A slightly more considered post than yesterday's, in response to some comments.
Two guiding assumptions:
a) any and every child naturally wishes to learn, and will do so autonomously and in a self-directed fashion unless other forces prevent that learning from happening;
b) an education system's sole purpose is to encourage and enable that learning, ie to act against the forces which prevent the learning from happening.
So what would I do, if I were given dictatorial powers over our education system?
1. I would abolish all qualitative grading.
2. I would abolish all age groupings.
3. I would abolish the time-structure of schools - in practice, I'd abolish all "schools" as presently constituted.
4. I would (so long as central funding continued to make sense) shift funding entirely onto a voucher scheme.
Qualitative grading - by this I mean giving marks from A to F. To my mind, all qualifications should simply be of the 'pass/fail' variety, in the same way as a driving test. Students can take the relevant test whenever they want, and when they can display the competency concerned, they get the little piece of paper saying so. No mess, no fuss, no grade inflation for political purposes (and grading should be completely independent of the government).
Age groupings - children (and adults) mature at different rates and in different ways - such is not news. Shoehorning people together according to their date of birth is arbitrary and has pernicious and destructive consequences, which only tend to be alleviated when a low teacher:pupil ratio allows a good teacher to provide the personal care which overcomes those consequences. Let the student, of whatever age, pursue their own interests and run with them. It works at the beginning of the educational process, and it works at the end - why do we think it essential to turn children into industrial feedstock in the middle?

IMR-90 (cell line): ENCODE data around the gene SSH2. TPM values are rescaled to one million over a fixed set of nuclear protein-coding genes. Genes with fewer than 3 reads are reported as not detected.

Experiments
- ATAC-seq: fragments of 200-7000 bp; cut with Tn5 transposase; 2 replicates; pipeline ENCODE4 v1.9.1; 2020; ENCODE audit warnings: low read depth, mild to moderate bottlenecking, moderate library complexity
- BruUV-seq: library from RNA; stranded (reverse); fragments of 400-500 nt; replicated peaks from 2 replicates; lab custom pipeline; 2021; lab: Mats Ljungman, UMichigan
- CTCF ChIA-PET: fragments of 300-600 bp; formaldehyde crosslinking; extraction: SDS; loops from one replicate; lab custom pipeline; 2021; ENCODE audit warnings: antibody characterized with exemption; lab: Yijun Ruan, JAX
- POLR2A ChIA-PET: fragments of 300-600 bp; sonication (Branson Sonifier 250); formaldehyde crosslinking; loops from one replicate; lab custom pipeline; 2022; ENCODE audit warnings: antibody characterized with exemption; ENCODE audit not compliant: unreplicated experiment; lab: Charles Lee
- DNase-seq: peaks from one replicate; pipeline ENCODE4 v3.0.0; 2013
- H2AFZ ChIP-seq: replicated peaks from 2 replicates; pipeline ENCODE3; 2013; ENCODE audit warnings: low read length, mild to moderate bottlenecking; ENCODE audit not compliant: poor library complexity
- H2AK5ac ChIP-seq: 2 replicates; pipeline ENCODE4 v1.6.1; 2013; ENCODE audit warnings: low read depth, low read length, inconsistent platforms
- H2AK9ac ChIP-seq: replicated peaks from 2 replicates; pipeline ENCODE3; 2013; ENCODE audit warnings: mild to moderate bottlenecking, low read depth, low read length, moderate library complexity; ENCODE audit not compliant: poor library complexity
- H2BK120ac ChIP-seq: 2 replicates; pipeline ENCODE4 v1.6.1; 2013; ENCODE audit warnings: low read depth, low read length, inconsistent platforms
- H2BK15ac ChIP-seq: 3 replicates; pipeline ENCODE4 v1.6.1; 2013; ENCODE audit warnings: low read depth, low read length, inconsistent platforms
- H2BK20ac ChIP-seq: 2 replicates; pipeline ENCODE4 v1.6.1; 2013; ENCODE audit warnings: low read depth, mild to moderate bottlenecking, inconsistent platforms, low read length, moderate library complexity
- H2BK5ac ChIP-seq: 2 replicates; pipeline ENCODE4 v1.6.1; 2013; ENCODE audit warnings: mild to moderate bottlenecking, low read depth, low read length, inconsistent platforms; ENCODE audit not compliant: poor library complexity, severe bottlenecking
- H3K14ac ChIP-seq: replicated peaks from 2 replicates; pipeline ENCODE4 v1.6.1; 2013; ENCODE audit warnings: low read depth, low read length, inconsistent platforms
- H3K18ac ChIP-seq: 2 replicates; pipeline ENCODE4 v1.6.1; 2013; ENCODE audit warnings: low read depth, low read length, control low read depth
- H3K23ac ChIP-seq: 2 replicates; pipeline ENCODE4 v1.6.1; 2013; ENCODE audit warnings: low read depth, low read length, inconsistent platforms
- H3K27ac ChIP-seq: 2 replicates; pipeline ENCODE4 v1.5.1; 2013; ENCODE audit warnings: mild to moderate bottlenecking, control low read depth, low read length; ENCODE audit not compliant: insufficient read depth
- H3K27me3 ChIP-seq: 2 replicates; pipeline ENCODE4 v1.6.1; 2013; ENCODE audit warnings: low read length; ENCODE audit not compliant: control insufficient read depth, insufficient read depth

Time-structure - we have an historical legacy leading to a raving mad pattern of organisation for educating. Long holidays for religious festivals and harvest; Fordism during the day. I would abandon these things completely. Students would seek a teacher able to give them tuition at the level and in the subject they desire. Similarly, teachers would seek students to whom they had something to give. Instead of schools there would be 'academies' (I wanted to think of a different word that didn't have present-day connotations but couldn't find one, and it is the correct word!) - something much more akin to a large library with lots of different services, open pretty much all year round, and most hours of the day, within which people can come and learn at the time and speed suitable for them. If it suits a teacher to gather some students together who are at the same level, and teach them as a group - fine (and either side can instigate that). Similarly, the teachers have total authority over how many students to take, and how they are to teach them. They could even band together if they so chose. The system I envision would, in short, have a lot more teachers (and give them a lot more power) and much less 'schooling' (see, Shlottie, I do actually rate teachers, on the whole ;-).
Vouchers - the money follows the student, and can be administered by the parents to begin with, but increasingly by the child as time goes on. The funding lasts for a lifetime, up to a certain level of attainment (first degree?). The funding is fine-grained, that is, it is meted out per "course module" or equivalent, not as a single grant per year. There are very few restrictions on what can be pursued, save that funding for some things are dependent on prior attainment, eg you can't be funded to read English Lit until you've attained the necessary language skill.
Of course, all of this is the academic side of education - hence they would indeed be academies - and education involves a great deal more than this. Yet I wouldn't see the responsibility for the wider education as resting with the teacher - it would return to where it belonged, to the parents and the wider community as a whole. If the time structure is abandoned then children would once more be a full and daily presence in people's lives, and that could only be a good thing.